This leads us to an interesting parallel in Rogue Nation. While both Benji and Brant have their own humorous points in the movie, Pegg (known mostly for comedies like Shaun of the Dead and Hot Fuzz) receives more of a serious, action-packed role than Renner, who has made a name for himself in action movies like The Bourne Legacy and The Avengers. In fact, this movie is a revelation for Pegg, showing that he can truly act outside of a straight comedy.
It’s Pegg’s character that Hunt initially contacts to help with his mission: finding out who kidnapped him and why. Their efforts lead to an Austrian opera house, where Hunt once again sees the mysterious Ilsa Faust (Rebecca Ferguson), who is in the midst of stopping an assassination attempt on the prime minister. Rogue Nation knows how to have fun with the scene by including the world’s deadliest flute and an amusing fight sequence between Hunt and a particularly large hitman that takes place on moving light fixtures. Just as she did before, Faust helps Hunt in a way that leads the IMF to question who she is and which side she’s on.
In the wrong hands, Ferguson’s character could have been one of those “magic female” characters that plague too many of today’s movies and TV shows. You’ve likely seen one of those productions where a woman is ten times stronger than anybody else, never makes a mistake, and does it all in revealing, unrealistic clothing with perfectly set hair and make-up as the camera and musical cues treat her like the only person in the room.
Thankfully, Ilsa isn’t like that. She’s a better agent than Hunt, relying more on skill than luck, but she has her limits. While there are a few scenes designed to show her off as eye candy, the movie doesn’t go overboard with it and there’s a refreshing lack of romance between her and Hunt. (There are some longing glances and the typical “come away with me” speech, but the script leaves her emotions interestingly vague.) Instead, the central focus here is whether or not her character can be trusted.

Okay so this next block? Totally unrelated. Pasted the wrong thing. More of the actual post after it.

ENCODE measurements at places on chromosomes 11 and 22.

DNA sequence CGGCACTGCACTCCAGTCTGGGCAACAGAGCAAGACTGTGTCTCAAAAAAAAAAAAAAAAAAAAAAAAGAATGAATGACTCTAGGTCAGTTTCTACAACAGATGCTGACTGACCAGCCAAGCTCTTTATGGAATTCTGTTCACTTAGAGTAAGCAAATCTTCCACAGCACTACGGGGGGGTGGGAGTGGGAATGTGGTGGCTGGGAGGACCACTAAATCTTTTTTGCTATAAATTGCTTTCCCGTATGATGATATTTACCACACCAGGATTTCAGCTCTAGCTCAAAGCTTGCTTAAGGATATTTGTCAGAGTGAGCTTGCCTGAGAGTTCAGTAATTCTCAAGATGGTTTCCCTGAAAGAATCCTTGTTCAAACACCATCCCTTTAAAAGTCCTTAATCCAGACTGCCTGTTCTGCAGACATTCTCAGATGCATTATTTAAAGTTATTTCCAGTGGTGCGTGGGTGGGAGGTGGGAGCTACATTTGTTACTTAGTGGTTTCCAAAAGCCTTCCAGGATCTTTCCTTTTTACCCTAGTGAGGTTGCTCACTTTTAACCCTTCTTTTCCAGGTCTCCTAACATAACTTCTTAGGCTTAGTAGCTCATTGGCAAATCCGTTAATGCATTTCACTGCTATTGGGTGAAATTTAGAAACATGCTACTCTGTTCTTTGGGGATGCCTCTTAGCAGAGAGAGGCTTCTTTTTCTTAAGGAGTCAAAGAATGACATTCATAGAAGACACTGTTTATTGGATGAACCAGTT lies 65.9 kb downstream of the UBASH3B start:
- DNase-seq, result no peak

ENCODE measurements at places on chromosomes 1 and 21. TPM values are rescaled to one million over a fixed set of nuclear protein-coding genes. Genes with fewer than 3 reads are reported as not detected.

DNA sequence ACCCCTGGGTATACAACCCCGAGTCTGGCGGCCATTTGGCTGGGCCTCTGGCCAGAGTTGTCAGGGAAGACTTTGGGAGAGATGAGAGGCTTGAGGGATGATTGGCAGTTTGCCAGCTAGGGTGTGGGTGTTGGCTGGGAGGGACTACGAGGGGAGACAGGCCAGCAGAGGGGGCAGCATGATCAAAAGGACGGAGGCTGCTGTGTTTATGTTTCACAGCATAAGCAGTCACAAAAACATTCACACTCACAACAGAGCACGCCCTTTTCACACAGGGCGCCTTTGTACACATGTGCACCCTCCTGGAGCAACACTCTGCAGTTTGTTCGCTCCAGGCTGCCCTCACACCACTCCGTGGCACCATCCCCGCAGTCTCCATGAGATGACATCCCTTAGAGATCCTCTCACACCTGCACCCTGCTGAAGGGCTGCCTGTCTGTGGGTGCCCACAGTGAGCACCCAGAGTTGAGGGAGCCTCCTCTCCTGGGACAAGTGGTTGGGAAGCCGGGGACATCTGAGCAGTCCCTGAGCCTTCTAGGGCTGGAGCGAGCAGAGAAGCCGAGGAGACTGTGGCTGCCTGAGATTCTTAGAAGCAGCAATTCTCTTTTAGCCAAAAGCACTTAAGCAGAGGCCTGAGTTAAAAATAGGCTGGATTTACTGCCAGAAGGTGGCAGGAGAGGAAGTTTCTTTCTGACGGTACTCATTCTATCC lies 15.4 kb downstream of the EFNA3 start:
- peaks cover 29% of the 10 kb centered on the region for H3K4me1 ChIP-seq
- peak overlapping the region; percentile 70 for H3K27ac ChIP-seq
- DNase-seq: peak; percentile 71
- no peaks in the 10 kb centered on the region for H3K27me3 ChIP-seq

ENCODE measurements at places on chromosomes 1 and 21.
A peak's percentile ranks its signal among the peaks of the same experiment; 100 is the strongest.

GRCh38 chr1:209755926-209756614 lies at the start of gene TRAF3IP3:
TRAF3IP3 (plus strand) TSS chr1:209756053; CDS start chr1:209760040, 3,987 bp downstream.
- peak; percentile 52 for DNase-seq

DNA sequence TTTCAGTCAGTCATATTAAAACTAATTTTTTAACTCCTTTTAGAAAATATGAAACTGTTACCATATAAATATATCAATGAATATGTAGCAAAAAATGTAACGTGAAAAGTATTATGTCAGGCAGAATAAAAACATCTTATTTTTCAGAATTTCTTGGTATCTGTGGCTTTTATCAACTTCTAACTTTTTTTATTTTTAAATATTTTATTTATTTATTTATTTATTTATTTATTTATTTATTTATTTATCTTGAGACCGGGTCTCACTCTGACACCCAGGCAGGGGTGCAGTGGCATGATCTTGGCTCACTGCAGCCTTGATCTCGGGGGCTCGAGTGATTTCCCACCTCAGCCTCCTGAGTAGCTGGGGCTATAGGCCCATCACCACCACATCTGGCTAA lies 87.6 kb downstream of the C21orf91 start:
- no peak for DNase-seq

Ilsa is a member of The Syndicate, an international anti-IMF organization made up of rogue agents. Is she actually a double agent? She leads the IMF team (here with Hunt against the wishes of the US government) on the trail to find a disc needed by her handler, the seemingly mild-mannered yet threatening Atlee (Simon McBurney). This requires another big stunt, diving into a giant underwater “torus” used to cool a giant supercomputer, which requires Hunt to hold his breath for over six minutes and avoid the rotating blades of a large fan. This leads to a madcap car/motorcycle chase, the kind action movies were made for.
Suffice it to say, this all leads them straight into the hands of Syndicate leader (and Hunt’s kidnapper) Solomon Lane (Sean Harris), who is cold, emotionless, and one fluffy cat away from being a parody of a Bond villain, which is exactly what you want in a movie like this. Lane’s evil masterplan is to force the IMF team to assassinate the prime minister of Great Britain, because he’s preventing a full Syndicate takeover. (This may all sound a little ridiculous, but the movie manages to pull it off well.) Needless to say, the IMF team manages to save the day, get back in the good graces of the US government, and exacts revenge upon those who have wronged them in a satisfying way. Their handling of Lane, in particular, is a brilliant homage to the way the original TV series would’ve handled it. Better yet, the door is left wide open for another sequel.
Mission Impossible – Rogue Nation is available on both standard DVD and a two disc, Blu-Ray/DVD set that comes with a bonus download code for any previous Mission: Impossible movie. Remember when Blu-Ray players used to come with a free movie so you could test your system? This movie would have been perfect for that, with its especially vivid coloring and superior sound.
In the two disc set, all of the bonus features (seven making-of vignettes that last a total of about 45 minutes and a commentary track featuring Cruise and director Christopher McQuarrie) are contained on Blu-Ray. Considering the movie’s prestige, it’s unusual that there aren’t more extras, but at least there aren’t any annoying trailers to fast-forward through.